Master Gardeners refresh garden for monarchs
A project by the Pearl River County Master Gardeners aims to help increase populations of monarch butterflies by providing habitat and educating the public.
This past spring, the group revamped a portion of the children’s educational garden at the Mississippi State University Crosby Arboretum to serve as an official, certified Monarch Waystation. Master Gardener members recently dedicated the garden with the placement of a sign from Monarch Watch, the nonprofit organization that manages the waystation program.
The Mississippi Master Gardener volunteer program is administered through the MSU Extension Service.
“I first learned that monarch populations were down to an alarming number at a native plant conference I attended with Arboretum Director Pat Drackett a few years ago,” said Amy Nichols, Pearl River County Master Gardener and arboretum volunteer. “Afterward, I did some research and learned that monarchs’ habitat is disappearing, and I wanted to help.”
Group members added native milkweed plants and other nectar-producing plants to offer suitable habitat to monarchs during their twice-a-year migrations. Milkweed provides the only food source for monarch caterpillars and serves as a place for adult monarchs to lay their eggs. Adult butterflies, like other pollinators, feed on nectar for energy.
“The garden already had a lot of annuals and perennials that attracted pollinators, but we added native milkweed plants to meet the specific needs of monarchs and the certification requirements for the waystation,” Nichols said.
The arboretum waystation joins almost 40 other certified gardens located at Mississippi parks, schools, nature centers, home gardens, and other locations.
Drackett and her colleagues at the MSU South Mississippi Branch Experiment Station in Poplarville are currently conducting research on native milkweed varieties. Their efforts will identify varieties that perform well in Mississippi’s climate, as well as the plants’ environmental preferences.
“A few years ago, arboretum visitors began to ask about where they could purchase native milkweed, and I found out that in Mississippi we just don’t have enough on the market to meet the demand,” Drackett said. “Nonnative tropical milkweed is readily available in garden centers, but recent research suggests that if it isn’t cut back at the right time, monarchs might not migrate, which could make them vulnerable to a parasite that can sicken or kill them.”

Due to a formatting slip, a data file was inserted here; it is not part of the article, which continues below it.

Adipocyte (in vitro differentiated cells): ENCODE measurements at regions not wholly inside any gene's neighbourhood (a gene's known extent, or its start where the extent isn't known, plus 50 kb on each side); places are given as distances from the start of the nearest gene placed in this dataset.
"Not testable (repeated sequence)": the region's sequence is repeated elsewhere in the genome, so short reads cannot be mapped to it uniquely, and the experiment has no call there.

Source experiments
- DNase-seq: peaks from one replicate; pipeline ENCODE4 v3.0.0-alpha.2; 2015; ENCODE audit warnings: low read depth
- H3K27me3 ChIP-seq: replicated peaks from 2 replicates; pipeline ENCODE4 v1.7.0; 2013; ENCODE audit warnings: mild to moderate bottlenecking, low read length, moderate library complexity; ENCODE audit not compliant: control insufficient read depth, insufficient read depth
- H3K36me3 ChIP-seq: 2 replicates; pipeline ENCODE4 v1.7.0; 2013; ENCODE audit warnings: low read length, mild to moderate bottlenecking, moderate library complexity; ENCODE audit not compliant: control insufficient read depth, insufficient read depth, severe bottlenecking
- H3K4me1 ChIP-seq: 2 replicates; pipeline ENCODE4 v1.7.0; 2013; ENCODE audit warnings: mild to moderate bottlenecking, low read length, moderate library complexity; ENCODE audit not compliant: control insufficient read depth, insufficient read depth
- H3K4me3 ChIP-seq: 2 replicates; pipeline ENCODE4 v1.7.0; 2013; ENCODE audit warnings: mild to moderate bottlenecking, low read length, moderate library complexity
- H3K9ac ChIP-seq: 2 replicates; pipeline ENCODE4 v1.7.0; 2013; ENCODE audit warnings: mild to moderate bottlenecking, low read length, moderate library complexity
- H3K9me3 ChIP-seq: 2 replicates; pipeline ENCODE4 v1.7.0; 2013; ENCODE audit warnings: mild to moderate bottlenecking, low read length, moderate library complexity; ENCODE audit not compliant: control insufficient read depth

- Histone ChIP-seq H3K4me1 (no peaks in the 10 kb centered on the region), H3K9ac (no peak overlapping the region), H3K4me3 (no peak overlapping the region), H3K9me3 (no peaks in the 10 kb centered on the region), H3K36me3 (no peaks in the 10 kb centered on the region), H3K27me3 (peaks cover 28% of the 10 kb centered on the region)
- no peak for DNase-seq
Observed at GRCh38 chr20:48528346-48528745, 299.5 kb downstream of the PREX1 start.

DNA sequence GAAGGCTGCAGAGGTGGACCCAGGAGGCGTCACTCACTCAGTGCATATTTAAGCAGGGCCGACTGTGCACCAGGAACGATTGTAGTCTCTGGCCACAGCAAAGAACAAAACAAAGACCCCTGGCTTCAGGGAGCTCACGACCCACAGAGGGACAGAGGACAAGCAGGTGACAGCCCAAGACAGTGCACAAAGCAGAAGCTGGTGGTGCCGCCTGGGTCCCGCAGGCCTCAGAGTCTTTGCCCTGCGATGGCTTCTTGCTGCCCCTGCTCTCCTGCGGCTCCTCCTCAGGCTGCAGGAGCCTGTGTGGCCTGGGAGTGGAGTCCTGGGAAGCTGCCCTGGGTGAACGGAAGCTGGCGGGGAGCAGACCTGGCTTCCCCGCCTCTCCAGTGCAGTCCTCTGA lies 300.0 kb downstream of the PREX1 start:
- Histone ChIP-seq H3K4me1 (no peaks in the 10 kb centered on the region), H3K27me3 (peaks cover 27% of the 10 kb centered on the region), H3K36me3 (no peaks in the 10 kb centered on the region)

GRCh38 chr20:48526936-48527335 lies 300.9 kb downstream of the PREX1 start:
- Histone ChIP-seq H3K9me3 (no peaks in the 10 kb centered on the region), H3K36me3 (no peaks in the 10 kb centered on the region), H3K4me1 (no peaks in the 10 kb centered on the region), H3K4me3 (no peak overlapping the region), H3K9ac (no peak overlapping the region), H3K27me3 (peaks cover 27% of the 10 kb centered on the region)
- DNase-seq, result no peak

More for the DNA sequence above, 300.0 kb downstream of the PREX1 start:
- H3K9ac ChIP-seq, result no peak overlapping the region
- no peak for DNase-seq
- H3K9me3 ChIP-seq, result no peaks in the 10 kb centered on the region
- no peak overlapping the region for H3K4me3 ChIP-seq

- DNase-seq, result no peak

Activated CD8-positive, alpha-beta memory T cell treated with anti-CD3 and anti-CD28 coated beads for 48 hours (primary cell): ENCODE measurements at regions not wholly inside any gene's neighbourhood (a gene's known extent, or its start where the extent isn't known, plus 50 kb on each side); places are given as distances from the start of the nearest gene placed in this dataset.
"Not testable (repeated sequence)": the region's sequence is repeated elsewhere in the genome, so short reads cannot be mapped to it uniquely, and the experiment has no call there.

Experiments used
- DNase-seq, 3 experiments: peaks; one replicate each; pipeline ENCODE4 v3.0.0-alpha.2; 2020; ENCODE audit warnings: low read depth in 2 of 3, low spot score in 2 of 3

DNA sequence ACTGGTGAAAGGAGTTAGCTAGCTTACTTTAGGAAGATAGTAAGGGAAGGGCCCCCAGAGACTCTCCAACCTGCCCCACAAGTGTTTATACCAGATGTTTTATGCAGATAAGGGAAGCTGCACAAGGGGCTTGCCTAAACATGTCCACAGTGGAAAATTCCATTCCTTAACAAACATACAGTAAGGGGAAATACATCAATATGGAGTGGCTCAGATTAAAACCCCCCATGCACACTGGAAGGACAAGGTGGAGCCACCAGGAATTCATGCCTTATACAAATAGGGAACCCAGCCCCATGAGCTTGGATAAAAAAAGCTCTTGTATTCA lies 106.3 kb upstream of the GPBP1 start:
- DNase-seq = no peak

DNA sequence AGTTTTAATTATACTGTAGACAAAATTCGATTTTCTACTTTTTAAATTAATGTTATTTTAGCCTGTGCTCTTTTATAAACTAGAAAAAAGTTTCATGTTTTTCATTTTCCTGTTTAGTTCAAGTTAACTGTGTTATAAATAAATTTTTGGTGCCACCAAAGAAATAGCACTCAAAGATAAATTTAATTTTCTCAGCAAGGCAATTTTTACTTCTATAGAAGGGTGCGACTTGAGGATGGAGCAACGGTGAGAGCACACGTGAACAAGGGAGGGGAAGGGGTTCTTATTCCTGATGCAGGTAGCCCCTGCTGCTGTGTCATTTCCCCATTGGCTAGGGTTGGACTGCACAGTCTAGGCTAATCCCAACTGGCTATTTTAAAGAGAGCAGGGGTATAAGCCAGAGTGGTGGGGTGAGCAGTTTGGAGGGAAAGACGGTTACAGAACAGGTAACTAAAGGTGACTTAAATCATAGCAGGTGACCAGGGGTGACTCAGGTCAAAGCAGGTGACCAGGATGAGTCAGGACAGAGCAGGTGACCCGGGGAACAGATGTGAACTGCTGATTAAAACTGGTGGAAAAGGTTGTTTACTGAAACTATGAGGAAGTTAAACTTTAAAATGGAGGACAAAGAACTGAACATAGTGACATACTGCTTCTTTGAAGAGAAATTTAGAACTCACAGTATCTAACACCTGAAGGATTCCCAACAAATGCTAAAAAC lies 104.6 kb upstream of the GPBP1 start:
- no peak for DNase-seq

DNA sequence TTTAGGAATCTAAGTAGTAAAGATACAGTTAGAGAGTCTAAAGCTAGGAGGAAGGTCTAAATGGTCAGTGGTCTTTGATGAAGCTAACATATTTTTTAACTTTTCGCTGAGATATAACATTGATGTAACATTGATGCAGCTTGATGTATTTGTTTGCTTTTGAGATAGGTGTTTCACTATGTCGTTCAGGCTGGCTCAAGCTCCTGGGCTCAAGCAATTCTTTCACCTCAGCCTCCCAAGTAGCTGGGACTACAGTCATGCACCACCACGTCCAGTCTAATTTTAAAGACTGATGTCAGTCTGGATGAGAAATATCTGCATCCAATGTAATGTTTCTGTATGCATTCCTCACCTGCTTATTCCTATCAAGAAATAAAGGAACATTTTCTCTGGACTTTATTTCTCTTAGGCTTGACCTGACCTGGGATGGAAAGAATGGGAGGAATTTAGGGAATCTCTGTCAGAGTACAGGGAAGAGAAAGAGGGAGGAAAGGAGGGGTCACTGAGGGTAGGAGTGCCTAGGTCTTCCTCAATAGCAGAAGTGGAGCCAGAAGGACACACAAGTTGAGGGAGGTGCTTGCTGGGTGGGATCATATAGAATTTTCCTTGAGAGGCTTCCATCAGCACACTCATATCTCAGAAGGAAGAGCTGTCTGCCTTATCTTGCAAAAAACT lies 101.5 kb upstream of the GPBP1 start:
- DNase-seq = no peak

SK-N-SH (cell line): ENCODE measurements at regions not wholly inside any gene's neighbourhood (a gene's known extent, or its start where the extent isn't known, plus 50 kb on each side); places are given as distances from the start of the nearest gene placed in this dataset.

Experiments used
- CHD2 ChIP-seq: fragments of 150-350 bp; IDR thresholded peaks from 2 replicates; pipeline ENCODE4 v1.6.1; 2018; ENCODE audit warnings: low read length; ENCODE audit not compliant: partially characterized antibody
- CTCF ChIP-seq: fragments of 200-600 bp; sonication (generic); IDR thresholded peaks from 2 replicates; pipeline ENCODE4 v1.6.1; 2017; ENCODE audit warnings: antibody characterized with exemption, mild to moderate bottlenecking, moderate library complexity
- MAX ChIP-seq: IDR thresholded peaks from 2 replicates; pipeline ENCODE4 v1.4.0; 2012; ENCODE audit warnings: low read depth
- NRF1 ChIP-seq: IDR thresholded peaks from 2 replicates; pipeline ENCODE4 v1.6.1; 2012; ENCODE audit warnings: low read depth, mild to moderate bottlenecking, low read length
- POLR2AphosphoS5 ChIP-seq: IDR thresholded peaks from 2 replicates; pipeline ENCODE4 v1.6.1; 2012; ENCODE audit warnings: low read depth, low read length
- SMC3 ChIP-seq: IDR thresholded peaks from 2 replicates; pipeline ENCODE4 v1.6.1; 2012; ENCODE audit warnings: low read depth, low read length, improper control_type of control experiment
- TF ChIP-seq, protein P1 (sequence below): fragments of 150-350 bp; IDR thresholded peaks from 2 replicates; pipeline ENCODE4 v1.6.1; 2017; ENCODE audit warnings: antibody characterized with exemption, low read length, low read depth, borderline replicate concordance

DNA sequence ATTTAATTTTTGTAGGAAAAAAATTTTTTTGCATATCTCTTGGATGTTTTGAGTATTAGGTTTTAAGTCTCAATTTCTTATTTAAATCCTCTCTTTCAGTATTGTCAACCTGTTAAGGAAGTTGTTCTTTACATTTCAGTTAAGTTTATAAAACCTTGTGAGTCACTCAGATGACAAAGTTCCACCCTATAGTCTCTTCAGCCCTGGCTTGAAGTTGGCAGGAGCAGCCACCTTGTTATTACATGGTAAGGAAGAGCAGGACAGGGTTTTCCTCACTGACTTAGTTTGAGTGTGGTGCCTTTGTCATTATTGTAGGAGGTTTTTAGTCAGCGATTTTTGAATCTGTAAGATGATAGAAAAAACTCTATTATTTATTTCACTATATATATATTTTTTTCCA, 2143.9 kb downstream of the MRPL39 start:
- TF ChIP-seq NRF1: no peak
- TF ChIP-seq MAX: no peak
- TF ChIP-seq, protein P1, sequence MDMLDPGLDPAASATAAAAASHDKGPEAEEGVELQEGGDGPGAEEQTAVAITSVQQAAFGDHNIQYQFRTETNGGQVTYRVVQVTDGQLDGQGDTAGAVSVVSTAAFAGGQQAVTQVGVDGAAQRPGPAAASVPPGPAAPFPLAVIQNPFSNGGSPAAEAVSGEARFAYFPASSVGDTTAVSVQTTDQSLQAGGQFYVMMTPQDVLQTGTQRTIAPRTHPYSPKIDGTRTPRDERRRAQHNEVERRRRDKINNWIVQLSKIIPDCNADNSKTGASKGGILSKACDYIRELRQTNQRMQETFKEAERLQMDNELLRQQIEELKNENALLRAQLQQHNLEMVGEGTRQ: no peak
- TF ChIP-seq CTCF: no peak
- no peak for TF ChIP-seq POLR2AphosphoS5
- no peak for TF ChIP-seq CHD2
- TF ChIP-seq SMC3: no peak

Drackett is currently collecting seed for the third year of trials that began in 2016. Her goal is to have the arboretum serve as a source of native milkweed that has been collected and propagated from local Mississippi populations for home gardeners. She encourages people to experiment in their own gardens with these Mississippi natives and to share with her their outcomes.
“We want to communicate with people of all knowledge levels who are experimenting with Mississippi natives,” she said.
Master Gardener Mary Donahue, who prepared the garden for new plantings at the beginning of the project, said the group also plans to expand the children’s educational garden.
“This garden is a great resource for teaching and learning,” Donahue said. “And the pollinators love it. We have a lot of butterflies and bees even in the cooler months.”
A community project by the Partners of Pearl River County provided labor and materials, including landscape timbers and fresh soil, to refresh the demonstration garden. Master Gardeners will care for the garden.
“We want to educate the public with this garden and encourage them to incorporate pollinator plants into their landscapes,” Nichols said. “This is a place they can come and see an example of how to do it and what plants will work.”
Operated by Extension, the Crosby Arboretum is the Southeast’s premier native plant conservatory. Monarch Watch is based at the University of Kansas and is dedicated to monarch conservation, education and research. For more information about monarchs and waystations, visit their website at http://www.monarchwatch.org/.
For more information about MSU’s milkweed research, visit the arboretum’s website at http://bit.ly/2i5vdBs. To learn how to volunteer through the Mississippi Master Gardener program, visit the MSU Extension Service website at http://bit.ly/2BCexdo.